I am hypersensitive and therefore unable to take in much news or social media. As much as I want to be educated about what is happening in the world, I have learned that the best way I can be a part of the solution to the problems that are breaking open all around is to turn inward and connect to the light. To the outside observer, it may appear that I am doing nothing, and I often join in those accusations. Then, I return to my calm, still center and re-orient to the voice of truth.
The truth whispers in a tone that feels resonant, “Be still and know that I am God.” In the stillness I don’t know all things, but I do know that God is a God of justice and order and he is still at the helm. I also remember that God made me this way. If he wanted me on the front lines fighting against the injustice in a more active way, he would not have built me with a sensitive soul and deeply empathic heart. He would not have allowed me to suffer trauma that silenced me and got trapped into the cells of my being.
Over this past year, many things have broken my heart and left me shaking my head in disbelief, feeling crushed under the weight of the injustice. As an empath, I absorb into my body the suffering of others as I see their eyes and hear their stories. It is such a good gift to feel the pain of another, but it can often feel more like a curse. I can collapse into a place of powerlessness, frozen by my trauma response; however, as I learn about polyvagal theory and the brilliant way that the brain is wired for survival, I am growing in compassion for my “freeze response.”
Recently I listened to an Asian woman share her story of injustice at the hands of adolescent white boys and girls who were being ignorant and cruel. As she talked, the light exposed the larger and systemic problem of racial injustice that I have read about and have been trying to understand. Looking at her face broke me open—I saw so much pain and felt personally responsible. I fell into a place of shame that kept me frozen; I struggled to push against it and try to find language.
In addition to this experience, I was simultaneously processing a personal story of injustice. In the story of sexual harm, my body took on the shame of an unjust system, which left me feeling frozen and alone in the dark. As I courageously shared my story with others, I received so much compassion and healing grace from men and women of different colors and sizes. It was in that experience that something broke free in me.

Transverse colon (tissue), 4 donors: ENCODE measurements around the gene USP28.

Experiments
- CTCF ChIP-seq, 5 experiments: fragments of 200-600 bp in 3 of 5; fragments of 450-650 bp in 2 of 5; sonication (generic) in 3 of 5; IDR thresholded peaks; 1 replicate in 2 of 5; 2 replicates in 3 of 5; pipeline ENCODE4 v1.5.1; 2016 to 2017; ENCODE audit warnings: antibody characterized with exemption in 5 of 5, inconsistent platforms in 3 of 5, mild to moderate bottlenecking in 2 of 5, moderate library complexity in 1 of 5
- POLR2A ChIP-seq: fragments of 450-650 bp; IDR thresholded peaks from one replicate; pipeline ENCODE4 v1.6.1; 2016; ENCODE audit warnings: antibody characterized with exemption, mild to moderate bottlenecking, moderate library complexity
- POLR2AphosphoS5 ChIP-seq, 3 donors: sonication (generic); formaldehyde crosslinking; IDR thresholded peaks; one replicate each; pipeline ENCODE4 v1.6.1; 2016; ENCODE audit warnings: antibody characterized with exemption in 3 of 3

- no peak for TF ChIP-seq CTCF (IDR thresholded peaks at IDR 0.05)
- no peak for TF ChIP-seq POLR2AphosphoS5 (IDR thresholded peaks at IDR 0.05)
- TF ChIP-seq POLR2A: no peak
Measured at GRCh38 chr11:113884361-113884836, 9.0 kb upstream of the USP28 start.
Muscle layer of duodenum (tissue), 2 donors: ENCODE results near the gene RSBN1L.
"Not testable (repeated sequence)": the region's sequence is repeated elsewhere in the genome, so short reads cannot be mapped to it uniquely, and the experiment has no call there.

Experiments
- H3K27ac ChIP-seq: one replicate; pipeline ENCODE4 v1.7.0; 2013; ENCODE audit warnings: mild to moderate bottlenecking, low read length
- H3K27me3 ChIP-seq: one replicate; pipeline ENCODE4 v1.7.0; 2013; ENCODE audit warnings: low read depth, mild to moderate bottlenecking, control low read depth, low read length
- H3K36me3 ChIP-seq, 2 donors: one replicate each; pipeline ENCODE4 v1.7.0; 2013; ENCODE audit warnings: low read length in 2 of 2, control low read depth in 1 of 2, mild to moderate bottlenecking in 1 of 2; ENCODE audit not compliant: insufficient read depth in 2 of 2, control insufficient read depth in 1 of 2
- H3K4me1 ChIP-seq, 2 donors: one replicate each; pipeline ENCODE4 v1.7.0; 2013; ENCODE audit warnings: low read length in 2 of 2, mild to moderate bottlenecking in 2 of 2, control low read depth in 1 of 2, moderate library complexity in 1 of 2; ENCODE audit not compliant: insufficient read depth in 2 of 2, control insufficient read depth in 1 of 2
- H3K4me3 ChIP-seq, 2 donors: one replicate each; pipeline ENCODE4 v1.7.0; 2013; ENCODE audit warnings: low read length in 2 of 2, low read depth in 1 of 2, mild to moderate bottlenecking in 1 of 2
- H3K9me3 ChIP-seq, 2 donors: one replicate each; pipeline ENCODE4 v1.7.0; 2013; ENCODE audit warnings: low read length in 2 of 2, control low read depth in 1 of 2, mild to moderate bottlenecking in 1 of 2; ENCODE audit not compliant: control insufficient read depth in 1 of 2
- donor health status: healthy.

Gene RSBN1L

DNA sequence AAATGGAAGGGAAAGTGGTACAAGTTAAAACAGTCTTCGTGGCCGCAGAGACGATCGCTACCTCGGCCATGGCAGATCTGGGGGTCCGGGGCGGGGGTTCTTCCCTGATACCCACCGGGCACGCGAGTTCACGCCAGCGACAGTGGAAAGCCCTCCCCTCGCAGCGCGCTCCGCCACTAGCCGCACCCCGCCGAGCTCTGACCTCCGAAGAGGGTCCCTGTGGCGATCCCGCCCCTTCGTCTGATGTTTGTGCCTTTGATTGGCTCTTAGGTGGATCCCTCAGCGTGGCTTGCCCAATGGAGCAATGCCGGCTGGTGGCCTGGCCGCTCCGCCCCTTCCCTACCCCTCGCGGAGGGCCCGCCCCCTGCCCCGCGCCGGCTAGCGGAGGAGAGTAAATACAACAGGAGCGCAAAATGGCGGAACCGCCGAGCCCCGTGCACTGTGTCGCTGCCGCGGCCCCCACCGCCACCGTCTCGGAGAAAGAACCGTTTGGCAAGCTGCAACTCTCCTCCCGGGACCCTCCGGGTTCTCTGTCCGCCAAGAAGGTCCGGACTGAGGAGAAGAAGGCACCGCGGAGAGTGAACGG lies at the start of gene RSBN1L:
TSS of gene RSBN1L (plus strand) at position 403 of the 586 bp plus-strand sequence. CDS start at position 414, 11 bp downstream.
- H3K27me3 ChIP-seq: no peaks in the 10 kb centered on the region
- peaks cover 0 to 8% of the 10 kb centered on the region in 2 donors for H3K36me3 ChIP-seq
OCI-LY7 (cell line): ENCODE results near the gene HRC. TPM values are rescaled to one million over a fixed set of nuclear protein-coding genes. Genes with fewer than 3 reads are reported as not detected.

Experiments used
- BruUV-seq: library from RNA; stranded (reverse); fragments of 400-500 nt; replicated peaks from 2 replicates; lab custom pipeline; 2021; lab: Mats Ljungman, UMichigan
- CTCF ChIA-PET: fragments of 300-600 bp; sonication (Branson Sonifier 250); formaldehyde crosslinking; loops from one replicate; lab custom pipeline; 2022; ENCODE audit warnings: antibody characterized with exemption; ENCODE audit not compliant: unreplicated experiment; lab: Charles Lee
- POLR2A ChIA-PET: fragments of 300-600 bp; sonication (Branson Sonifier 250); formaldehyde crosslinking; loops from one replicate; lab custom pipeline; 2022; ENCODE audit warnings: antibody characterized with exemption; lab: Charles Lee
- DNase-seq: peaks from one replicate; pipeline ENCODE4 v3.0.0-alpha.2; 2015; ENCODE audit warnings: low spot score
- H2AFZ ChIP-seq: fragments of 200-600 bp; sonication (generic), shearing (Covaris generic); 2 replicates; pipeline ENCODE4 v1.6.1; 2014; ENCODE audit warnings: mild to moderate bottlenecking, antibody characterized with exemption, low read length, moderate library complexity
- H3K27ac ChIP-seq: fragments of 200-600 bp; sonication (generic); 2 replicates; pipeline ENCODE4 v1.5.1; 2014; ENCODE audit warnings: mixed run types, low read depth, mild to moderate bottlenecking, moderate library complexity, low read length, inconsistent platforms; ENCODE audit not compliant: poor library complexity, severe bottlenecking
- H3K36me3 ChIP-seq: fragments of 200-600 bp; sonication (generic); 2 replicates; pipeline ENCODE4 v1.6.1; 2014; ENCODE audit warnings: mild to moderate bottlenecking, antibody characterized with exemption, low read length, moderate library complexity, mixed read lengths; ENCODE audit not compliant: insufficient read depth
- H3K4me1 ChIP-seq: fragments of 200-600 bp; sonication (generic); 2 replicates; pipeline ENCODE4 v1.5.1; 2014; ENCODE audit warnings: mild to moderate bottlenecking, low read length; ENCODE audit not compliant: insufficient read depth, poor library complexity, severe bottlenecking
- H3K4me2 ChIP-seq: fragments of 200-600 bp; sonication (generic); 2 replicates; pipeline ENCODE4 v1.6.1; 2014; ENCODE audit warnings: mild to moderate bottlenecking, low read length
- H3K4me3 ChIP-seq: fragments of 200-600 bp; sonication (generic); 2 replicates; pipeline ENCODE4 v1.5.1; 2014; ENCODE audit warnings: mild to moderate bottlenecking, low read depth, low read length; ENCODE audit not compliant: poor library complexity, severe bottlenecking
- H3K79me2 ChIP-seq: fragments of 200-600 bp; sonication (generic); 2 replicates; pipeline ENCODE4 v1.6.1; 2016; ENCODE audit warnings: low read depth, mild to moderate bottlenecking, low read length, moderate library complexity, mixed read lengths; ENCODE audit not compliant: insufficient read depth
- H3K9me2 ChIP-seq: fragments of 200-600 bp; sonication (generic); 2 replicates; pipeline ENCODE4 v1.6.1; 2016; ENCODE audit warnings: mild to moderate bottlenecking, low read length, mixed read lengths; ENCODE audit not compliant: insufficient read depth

I will no longer agree to remain silent and bound to the individual and collective shame. I will no longer allow my embodied trauma to keep me curled up in the fetal position, alone in the dark.
I am learning to rise up and stand firm in the truth.
Every time I rise, I am rising on behalf of my own little girl but also on behalf of those who are still silently bound. I am taking back my voice, and it is growing stronger every day.
I will no longer demand that I know what I don’t yet know or speak out pretending that I do. Instead, I will turn inward and connect to the light that connects us all. As I orient to the source of love, God is healing and empowering me to stand up against injustice.
Each day forward I will choose to simply rise and shine the light that is in me, believing that as a result, the world will not be the same. I will confess the ways my playing small and silent has caused others to suffer. I will show up and speak out when necessary and humbly bow in the spaces where words will only cause more harm. I will remain open and ask good questions—“Help me understand why you feel/think/see things this way?”—and I will use my voice to say enough—“I am enough; you are enough; it is enough.”
I unroll my sticky mat and rest in child’s pose, releasing the embodied trauma through my hands and forehead as it kisses the ground of being. I wait in the stillness and breathe in the healing light of God. I rise like a mountain and stand firm in the truth that my presence is enough. Whether standing alone in creation or sitting in front of a computer screen caring for another person who suffers, my presence brings healing. In the present moment, there is peace.
Jean Masukevich is a trauma sensitive yoga teacher and integrative coach with over 20 years of teaching experience. Her mission is to guide others to greater mind, body, Spirit integration and connection to their authentic self. She cultivates communities of care where individuals and groups heal and share their hearts and stories through movement, writing, meditation, integrative prayer, creativity, and the sacred art of listening. Jean holds an advanced certificate in grief and trauma from the Allender Center of the Seattle School of Theology and Psychology, and is a certified Spiritual Director through Sustainable Faith. Jean serves both children and adults and is available for in person and remote coaching. Contact her at Sowthatjean@gmail.com.